To sensibly answer this question requires a baseline against which the Fed's actual performance can be compared. The ideal baseline, regrettably, is impossible to determine. That baseline would be knowledge of how the economy of the past 97 years would have performed if the Fed had never been created.

Nevertheless, Selgin, Lastrapes and White present a convincing case that the Fed likely made the economy worse and not better than it would have been had America been spared a central bank.

The first and most obvious issue to examine is the value of the dollar. From 1790 until 1913, the dollar lost 8 percent of its value. Since the Fed's creation in 1913, however, the dollar has lost (so far) an additional 95 percent of its value. Given that one of the Fed's mandates is to maintain price stability, such inflation is hardly evidence of successful performance. Clearly, the Fed has undermined the dollar's value.

A Fed apologist might respond that a 95 percent loss of value over 97 years means that the average annual rate of inflation was quite modest. True. But this low average masks great volatility. Selgin and his co-authors found also that "The price level had ... become less rather than more predictable since the Fed's establishment." And, therefore, "as the Fed has gained greater control over long-run price level movements, those movements became increasingly difficult to forecast."

Given prices' important role in regulating consumer and investor actions, it's not surprising that Selgin, Lastrapes and White fail to find any evidence that the Fed has moderated swings in economic output.

Perhaps most significantly, the evidence also shows that Fed intervention has lengthened economic downturns -- such as the one we're currently in -- without reducing their severity (even if we exclude the Great Depression from the data!).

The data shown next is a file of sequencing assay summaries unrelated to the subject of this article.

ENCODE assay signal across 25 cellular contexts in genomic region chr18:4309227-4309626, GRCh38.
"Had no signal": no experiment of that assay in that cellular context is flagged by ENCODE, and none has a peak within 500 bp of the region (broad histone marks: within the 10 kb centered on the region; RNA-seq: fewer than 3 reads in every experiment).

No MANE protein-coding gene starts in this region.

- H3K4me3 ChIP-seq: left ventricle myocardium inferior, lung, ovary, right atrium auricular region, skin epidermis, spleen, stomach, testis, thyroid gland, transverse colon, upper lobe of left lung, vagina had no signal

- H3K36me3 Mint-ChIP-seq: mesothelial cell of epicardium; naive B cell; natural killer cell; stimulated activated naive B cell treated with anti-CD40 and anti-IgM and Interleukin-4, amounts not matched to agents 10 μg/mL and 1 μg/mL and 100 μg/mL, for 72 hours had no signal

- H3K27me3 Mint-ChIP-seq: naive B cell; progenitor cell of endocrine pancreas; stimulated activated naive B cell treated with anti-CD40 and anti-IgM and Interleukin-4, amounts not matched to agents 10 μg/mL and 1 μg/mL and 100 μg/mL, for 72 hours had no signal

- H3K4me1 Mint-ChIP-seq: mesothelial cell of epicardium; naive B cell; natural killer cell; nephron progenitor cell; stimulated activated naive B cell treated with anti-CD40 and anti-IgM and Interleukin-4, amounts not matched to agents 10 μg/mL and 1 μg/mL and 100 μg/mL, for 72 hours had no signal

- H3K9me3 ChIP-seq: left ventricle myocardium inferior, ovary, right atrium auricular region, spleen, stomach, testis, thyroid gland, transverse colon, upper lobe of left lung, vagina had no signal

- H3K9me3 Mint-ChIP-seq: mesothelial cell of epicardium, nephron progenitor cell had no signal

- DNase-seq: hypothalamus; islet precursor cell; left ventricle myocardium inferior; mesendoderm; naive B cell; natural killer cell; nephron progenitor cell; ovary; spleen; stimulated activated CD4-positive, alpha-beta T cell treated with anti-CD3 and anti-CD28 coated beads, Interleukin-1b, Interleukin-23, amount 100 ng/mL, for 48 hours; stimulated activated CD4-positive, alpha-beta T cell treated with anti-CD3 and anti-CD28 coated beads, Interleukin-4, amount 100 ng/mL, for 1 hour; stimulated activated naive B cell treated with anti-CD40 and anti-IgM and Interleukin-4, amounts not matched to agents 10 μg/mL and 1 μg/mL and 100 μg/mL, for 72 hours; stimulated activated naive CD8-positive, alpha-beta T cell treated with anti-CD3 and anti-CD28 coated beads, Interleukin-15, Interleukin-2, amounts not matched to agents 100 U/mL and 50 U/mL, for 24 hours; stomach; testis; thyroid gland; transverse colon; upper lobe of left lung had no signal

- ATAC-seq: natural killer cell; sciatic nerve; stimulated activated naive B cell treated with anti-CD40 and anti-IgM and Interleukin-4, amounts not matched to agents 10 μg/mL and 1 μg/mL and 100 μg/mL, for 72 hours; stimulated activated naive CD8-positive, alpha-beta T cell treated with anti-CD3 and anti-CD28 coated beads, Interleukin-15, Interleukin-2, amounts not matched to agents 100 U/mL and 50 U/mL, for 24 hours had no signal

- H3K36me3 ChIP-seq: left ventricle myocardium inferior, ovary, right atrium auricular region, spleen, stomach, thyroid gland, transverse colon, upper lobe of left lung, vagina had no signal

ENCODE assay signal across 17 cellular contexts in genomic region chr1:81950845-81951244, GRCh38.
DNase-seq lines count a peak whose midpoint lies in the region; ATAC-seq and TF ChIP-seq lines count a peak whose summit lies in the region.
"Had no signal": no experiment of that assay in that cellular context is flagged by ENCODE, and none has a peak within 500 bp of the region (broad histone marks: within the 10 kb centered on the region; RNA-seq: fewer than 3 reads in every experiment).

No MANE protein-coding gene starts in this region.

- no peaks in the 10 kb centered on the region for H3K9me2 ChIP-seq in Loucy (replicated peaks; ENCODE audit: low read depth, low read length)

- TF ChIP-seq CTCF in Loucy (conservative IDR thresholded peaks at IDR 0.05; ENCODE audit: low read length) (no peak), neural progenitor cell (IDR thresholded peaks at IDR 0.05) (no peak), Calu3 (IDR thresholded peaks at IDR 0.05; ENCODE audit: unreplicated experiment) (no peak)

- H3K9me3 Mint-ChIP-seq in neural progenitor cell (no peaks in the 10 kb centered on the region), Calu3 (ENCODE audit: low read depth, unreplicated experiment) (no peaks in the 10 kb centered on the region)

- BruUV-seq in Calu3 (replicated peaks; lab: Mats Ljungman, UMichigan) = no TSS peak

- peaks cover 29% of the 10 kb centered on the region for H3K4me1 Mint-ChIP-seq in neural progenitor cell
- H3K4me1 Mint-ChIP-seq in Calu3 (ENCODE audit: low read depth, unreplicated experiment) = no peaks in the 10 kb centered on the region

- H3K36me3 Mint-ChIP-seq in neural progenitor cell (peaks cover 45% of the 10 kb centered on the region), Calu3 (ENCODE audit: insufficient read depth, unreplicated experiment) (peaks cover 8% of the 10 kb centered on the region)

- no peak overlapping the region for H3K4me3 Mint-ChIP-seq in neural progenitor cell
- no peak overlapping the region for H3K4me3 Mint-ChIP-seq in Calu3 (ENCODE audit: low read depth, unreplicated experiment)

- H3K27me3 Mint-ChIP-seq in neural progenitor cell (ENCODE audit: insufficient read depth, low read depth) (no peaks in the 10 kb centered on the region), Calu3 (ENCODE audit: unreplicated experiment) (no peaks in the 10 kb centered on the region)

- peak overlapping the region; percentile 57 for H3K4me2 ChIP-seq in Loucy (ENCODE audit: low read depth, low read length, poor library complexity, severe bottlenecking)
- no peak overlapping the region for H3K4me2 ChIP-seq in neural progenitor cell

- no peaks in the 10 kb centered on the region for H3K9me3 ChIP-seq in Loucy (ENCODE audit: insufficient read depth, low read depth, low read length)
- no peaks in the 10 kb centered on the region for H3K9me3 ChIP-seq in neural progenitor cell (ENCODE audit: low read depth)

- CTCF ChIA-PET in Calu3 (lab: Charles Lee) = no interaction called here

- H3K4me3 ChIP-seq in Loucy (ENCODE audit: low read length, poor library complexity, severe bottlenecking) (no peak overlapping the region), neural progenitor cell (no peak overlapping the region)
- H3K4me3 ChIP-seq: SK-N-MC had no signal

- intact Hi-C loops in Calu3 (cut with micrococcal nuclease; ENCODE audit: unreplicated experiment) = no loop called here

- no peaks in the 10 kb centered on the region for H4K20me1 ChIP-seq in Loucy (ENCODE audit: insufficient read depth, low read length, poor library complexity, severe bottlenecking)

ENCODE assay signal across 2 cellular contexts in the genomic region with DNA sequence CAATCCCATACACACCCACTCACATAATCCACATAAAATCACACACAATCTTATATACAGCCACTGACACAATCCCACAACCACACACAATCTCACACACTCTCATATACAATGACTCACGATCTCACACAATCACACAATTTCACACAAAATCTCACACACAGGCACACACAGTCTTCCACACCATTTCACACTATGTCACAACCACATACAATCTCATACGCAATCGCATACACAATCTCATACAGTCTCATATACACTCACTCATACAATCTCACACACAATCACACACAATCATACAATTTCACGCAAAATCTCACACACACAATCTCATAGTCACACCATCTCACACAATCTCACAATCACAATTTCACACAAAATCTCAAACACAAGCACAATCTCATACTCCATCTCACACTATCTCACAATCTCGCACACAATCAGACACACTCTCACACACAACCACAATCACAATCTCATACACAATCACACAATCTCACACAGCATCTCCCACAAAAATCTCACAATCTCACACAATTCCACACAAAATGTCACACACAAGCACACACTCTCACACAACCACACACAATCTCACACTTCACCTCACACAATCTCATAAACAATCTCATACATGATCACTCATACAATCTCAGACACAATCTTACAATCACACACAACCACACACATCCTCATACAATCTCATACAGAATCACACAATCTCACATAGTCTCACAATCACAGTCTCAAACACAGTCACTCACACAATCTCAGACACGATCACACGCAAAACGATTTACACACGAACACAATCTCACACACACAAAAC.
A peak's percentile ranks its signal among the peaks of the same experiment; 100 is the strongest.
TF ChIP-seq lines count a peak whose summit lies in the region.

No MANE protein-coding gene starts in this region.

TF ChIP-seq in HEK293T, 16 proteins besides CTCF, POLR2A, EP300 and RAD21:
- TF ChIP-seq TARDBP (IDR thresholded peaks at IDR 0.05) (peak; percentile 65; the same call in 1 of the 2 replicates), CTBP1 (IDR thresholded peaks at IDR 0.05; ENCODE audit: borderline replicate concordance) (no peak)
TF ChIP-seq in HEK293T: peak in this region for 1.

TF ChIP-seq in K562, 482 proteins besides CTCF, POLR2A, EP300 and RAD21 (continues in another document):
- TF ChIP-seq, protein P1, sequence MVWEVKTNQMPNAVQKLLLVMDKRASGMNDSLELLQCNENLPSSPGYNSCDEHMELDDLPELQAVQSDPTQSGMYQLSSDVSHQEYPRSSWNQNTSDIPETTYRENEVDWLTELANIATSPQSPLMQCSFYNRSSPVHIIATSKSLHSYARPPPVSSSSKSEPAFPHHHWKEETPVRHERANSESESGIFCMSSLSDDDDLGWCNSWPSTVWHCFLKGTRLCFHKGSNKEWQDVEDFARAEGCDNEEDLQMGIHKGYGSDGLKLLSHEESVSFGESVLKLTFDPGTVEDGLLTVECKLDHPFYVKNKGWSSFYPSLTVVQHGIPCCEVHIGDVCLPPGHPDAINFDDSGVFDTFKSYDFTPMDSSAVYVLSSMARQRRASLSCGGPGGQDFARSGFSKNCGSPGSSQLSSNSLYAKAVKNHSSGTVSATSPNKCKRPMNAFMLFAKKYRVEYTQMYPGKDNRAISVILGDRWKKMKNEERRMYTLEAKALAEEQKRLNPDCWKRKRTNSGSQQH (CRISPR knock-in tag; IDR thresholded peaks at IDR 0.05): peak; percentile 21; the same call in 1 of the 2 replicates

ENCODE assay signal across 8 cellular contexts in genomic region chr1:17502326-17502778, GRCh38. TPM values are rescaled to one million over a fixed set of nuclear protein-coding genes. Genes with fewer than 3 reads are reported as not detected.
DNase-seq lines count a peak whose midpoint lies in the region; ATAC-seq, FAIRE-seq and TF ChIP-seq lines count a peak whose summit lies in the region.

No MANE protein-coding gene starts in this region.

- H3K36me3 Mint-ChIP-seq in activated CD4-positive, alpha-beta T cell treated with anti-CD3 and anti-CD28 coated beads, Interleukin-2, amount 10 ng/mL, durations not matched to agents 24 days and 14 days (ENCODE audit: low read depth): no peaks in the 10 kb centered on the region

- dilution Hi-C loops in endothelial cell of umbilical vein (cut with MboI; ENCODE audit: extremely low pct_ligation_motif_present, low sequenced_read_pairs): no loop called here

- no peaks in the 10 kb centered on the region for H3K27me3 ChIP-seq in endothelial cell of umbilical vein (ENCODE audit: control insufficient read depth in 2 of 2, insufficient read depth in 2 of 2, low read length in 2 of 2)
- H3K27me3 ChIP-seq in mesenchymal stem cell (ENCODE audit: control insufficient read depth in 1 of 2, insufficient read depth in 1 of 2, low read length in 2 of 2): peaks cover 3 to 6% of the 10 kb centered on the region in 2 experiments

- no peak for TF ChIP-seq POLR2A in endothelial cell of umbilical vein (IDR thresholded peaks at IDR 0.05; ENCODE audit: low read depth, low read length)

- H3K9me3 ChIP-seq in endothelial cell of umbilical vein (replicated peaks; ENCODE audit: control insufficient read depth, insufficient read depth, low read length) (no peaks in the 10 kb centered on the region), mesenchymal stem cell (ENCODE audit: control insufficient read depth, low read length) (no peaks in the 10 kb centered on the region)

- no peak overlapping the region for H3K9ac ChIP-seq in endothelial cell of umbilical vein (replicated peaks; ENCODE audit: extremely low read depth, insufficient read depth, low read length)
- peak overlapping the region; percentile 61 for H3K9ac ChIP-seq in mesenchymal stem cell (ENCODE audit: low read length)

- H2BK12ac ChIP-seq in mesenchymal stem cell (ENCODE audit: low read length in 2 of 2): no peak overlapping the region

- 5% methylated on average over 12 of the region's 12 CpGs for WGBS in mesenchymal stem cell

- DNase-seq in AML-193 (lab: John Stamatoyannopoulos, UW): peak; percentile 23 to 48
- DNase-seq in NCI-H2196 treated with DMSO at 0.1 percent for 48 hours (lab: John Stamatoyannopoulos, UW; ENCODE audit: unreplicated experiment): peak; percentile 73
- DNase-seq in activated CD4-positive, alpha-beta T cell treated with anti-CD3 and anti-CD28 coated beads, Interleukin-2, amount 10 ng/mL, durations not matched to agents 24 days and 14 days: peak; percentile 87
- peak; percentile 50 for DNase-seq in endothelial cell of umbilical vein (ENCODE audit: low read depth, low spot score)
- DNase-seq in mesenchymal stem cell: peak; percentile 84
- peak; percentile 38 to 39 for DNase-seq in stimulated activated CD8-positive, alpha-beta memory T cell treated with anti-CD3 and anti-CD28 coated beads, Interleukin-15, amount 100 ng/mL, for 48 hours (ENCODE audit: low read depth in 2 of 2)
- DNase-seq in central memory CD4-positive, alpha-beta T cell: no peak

Finally, the evidence shows that the Fed has done nothing to reduce the frequency of bank failures.

The overall assessment by Selgin, Lastrapes and White is stark: "The Fed's failure has been chronic."

It's time we ponder more competitive alternatives to this monopoly central bank.

link open viagra 125 mg
viagra without prescription scams redirect open
husbands who cheat black women white men how to cheat on my husband
This article was published in the Pittsburg Live
on Friday, November 26, 2010. Please read the original article here.
Author : Prof Boudreaux is chairman of the Department of Economics at George Mason University in Fairfax, VA
signs of a cheater why husband cheat on their wife online
how many women cheat on husbands why people cheat in relationships link
open natural abortion abortion information
Tags- Find more articles on - free banking | lawrence white | selgin

Post your Comments on this Article

Comments will be moderated

More Related Articles
Economic Freedom
Indian Budget 2013 One step forward, One step backward
Politics of Power: Prospect for reforming the electricity sector
Pakistan: Has our banking system become unsound?
Retail giant bats for safe food and common sense
Public - Private Partnership: Will it Fix Infrastructure In Nigeria?<
Cleaning up Corruption: An agenda for India
Chasing Black Money: In search of red herrings
Endless populism: Economic insecurity or food security?
Big Boost to Big Retail Needed
More Articles

Liberty Partners
  20-22 July: Shanghai Austrian Economics Summit
  9th International Conference: Property Rights, Economics and Environment, June 20-23, Aix-en-Provence
  Alternate Solutions Insitutte
  Atlas Economic Research Foundation
  Freedom to Trade
  Friedrich Naumann Stiftung - Für Die Freiheit.
  India FNF Alumni Network
  Initiative for Public Policy Analysis
  Inter Region Economic Network (IREN)
  International Policy Network
  Liberty New Central
  Minimal Government Thinkers, Inc.
  The Adventures of Jonathan Gullible: A Free Market Odyssey
An Initiative of
All rights reserved.